Alita: Battle Angel is set several centuries in the future, the film starts when the abandoned Alita is found in the scrapyard of Iron City by Ido, a compassionate cyber-doctor who takes the unconscious cyborg Alita to his clinic. When Alita awakens, she has no memory of who she is, nor does she have any recognition of the world she finds herself in. As Alita learns to navigate her new life and the treacherous streets of Iron City, Ido tries to shield her from her mysterious past.
Why is Alita: Battle Angel so bad?
It’s never easy to pinpoint exactly what makes a movie bad.
Critics and moviegoers all have different tastes, and one person’s hit is another person’s flop.
On the whole, critics took issue with lack of exposition and reliance on CGI for storytelling.
The CGI is impressive according to movie reviews, but can’t make up for haphazard storytelling.
Tim Robey at the Daily Telegraph wrote: “It’ll remind you of 50 other films at least, from The Fifth Element to Blade Runner, and for anyone unlucky enough to have seen it, the crashingly tedious Total Recall remake.”
Anne Cohen at Refinery29 took special issue with the male gaze rampant in the film.
She wrote: “I wish Alita: Battle Angel had been made by a woman.
“The cyberpunk action film inspired by Yukito Kishiro’s manga Gunnm, could have been a game-changer in the way women — and specifically teenage girls — are portrayed on screen.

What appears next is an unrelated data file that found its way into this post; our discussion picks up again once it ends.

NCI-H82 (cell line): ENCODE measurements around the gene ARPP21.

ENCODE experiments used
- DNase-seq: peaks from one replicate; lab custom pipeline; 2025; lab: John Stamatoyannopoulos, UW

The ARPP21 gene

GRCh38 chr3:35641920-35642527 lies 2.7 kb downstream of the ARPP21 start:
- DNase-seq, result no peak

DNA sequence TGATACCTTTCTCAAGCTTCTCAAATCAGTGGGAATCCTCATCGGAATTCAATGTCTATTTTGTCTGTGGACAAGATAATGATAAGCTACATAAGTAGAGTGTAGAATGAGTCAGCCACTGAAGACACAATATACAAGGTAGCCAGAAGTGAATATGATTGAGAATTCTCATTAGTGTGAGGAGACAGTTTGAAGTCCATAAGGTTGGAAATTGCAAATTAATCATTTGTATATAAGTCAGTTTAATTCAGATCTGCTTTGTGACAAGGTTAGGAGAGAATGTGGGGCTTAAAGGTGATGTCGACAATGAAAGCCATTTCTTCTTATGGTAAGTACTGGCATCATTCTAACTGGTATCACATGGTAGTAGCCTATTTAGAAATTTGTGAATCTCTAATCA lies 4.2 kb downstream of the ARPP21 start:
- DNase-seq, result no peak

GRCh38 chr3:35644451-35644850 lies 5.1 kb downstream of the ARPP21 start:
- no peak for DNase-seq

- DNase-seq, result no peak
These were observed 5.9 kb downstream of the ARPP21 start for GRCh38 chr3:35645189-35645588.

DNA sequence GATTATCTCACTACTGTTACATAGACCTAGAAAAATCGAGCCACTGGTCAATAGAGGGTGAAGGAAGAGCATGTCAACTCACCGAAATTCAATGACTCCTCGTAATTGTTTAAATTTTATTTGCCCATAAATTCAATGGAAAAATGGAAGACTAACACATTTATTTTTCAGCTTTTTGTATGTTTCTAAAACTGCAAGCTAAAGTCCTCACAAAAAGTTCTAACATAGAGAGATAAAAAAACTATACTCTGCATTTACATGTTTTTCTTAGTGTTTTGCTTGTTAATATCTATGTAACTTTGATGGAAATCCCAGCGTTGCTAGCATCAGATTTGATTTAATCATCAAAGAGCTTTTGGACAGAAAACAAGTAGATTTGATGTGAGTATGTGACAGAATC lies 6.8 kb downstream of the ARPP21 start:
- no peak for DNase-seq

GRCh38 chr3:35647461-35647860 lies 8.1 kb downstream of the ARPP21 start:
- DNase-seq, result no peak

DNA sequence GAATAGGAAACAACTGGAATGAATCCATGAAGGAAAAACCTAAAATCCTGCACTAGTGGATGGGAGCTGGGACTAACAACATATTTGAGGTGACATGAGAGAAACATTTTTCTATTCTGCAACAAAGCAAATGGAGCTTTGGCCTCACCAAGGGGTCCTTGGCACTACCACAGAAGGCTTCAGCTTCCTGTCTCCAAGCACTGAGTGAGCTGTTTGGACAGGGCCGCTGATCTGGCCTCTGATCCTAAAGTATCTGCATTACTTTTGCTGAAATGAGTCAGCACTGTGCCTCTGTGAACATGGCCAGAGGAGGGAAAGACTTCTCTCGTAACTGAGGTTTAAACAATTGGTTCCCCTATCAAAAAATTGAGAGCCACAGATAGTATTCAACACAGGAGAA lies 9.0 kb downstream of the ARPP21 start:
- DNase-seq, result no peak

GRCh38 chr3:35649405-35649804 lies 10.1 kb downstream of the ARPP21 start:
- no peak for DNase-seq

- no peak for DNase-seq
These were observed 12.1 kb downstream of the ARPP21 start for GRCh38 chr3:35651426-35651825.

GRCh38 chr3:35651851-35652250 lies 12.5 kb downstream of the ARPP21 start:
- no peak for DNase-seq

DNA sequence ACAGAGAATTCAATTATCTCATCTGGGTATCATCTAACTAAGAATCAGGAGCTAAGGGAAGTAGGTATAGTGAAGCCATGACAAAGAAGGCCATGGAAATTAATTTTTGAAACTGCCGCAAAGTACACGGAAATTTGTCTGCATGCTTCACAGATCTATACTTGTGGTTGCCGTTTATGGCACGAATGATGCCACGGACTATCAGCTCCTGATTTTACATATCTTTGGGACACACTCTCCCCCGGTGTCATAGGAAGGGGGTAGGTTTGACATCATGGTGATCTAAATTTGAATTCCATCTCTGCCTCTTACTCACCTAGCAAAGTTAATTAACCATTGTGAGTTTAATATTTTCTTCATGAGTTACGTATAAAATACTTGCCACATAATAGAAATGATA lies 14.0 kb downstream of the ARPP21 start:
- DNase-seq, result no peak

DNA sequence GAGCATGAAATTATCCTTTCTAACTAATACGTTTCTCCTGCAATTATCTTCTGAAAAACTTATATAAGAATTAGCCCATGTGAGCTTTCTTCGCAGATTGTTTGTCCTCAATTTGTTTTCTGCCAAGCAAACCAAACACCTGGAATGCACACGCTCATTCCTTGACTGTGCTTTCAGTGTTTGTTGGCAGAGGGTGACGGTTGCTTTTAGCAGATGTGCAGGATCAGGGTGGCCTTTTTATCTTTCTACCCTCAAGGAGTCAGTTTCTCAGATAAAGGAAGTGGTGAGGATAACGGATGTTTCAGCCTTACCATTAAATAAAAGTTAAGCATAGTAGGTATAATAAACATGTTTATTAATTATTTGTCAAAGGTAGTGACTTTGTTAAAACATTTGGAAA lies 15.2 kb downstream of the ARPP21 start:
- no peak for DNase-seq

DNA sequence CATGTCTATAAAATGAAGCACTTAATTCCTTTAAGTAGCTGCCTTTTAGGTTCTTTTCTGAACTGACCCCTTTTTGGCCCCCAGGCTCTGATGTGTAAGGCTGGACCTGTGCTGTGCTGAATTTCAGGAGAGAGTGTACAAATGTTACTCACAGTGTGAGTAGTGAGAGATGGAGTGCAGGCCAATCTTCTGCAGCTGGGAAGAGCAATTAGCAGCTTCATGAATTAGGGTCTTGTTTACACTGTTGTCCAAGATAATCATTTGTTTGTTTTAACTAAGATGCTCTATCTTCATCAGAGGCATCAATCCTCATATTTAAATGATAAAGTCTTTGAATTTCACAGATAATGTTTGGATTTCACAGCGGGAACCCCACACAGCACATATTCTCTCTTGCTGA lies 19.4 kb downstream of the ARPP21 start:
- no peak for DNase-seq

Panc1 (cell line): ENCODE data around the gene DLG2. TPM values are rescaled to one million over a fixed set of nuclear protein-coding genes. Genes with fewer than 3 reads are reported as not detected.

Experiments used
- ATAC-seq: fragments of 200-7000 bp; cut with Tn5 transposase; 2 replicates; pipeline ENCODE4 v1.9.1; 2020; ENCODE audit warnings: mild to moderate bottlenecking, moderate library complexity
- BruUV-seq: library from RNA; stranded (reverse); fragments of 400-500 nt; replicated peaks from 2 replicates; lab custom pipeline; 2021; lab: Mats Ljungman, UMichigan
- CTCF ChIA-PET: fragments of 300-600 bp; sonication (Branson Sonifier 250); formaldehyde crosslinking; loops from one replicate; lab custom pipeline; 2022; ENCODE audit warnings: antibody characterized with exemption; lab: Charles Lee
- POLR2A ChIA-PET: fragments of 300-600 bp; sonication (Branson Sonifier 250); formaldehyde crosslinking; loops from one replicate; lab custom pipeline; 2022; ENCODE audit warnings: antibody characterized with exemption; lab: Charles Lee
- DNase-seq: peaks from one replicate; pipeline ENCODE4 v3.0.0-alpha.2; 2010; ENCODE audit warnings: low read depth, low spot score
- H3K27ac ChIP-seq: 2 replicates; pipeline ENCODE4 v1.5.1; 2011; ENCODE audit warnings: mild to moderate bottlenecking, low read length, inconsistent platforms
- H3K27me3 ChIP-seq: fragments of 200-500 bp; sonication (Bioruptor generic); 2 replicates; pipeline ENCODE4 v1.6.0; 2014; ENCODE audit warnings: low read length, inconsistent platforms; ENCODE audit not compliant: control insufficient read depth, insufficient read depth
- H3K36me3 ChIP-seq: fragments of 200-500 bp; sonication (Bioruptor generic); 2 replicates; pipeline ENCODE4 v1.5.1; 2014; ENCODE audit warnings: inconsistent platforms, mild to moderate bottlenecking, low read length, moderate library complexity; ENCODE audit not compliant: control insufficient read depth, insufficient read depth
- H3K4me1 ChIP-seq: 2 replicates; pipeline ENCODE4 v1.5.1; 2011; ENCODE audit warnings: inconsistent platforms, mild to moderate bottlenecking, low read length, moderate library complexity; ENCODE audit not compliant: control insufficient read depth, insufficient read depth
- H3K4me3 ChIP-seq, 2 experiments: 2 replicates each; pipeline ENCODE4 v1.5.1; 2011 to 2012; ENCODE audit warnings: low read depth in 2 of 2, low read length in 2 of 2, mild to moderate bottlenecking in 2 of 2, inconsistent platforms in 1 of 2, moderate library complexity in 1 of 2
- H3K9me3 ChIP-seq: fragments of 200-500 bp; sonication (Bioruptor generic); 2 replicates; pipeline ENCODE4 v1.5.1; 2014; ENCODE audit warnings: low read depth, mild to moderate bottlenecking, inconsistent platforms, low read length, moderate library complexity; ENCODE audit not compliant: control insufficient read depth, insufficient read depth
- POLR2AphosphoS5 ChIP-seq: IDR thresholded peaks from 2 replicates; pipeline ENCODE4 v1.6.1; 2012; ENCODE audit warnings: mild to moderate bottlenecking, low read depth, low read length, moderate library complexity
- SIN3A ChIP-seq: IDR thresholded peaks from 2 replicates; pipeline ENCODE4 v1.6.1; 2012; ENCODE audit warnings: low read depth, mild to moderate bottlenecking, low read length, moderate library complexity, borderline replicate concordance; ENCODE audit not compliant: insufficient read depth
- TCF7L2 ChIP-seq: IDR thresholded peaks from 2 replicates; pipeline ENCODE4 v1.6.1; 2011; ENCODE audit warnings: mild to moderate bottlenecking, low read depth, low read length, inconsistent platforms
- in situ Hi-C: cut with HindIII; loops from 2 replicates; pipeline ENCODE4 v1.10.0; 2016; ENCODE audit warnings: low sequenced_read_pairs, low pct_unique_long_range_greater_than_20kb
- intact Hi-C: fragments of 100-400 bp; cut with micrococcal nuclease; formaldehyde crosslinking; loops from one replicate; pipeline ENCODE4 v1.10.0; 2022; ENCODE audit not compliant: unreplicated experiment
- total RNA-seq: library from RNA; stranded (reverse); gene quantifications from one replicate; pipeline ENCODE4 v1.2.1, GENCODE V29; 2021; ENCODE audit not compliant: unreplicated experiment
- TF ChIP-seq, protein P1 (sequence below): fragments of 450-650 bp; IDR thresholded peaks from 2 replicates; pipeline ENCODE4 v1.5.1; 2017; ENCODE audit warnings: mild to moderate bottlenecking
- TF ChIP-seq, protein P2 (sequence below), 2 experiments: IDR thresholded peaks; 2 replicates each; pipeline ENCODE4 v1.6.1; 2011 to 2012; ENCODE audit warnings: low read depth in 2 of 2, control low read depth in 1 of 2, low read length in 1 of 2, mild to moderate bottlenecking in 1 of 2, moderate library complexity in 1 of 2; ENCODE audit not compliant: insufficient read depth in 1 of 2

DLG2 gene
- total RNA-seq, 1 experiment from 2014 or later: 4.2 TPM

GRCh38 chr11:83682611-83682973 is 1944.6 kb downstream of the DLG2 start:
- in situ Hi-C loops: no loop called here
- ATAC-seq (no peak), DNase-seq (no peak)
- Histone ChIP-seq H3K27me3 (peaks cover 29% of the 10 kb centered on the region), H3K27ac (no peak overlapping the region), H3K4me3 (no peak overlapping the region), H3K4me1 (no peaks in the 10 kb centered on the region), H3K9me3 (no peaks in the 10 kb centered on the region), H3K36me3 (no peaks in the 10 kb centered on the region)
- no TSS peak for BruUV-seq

“A bounty-hunter cyborg with the power to bring down toxic masculinity? Sign me up!
“But alas — Robert Rodriguez directed James Cameron’s pet project, and instead of a complex, vibrant female character, Alita (Rosa Salazar) is reduced to a wide-eyed young woman (literally, her CGI-avatar eyes are huge) who feels more like a male fantasy than a woman’s idea of a hero.”
Another criticism levelled at Alita: Battle Angel is the obviousness with which it sets up sequels.
ScreenJunkies writer Dan Murrel expressed exasperation at watching a movie “about the seven other movies they’re going to make after this one.”
A parallel could easily be drawn between Alita: Battle Angle, a would-be franchise, and Michael Bay’s Transformers franchise, which suffered from the same problem.
With Bumblebee, however, Bay’s lascivious camera was traded for a younger, less sexualised one.
The result was a critically acclaimed movie that reinvigorated the Transformers franchise, sans male gaze.
Alita: Battle Angel seems to be suffering the fate that Bumblebee avoided, simply by making its main character a complex and well-rounded girl in an unbelievable sci-fi world.
Of the plethora of characters, Cohen reported only four spoke and they almost never spoke to each other.
This is a clear failure of the Bechdel test. And though the Bechdel test does not guarantee critical success, it is a pretty good indicator according to this study.
Reviews as a whole have focussed on the mechanism of the movie – its CGI and clunky script.
However, Cohen aptly focusses on the one point which should have made Alita: Battle Angel great, Alita herself; ultimately, the movie let her down.
Alita: Battle Angel is out in UK cinemas on February 6, 2019.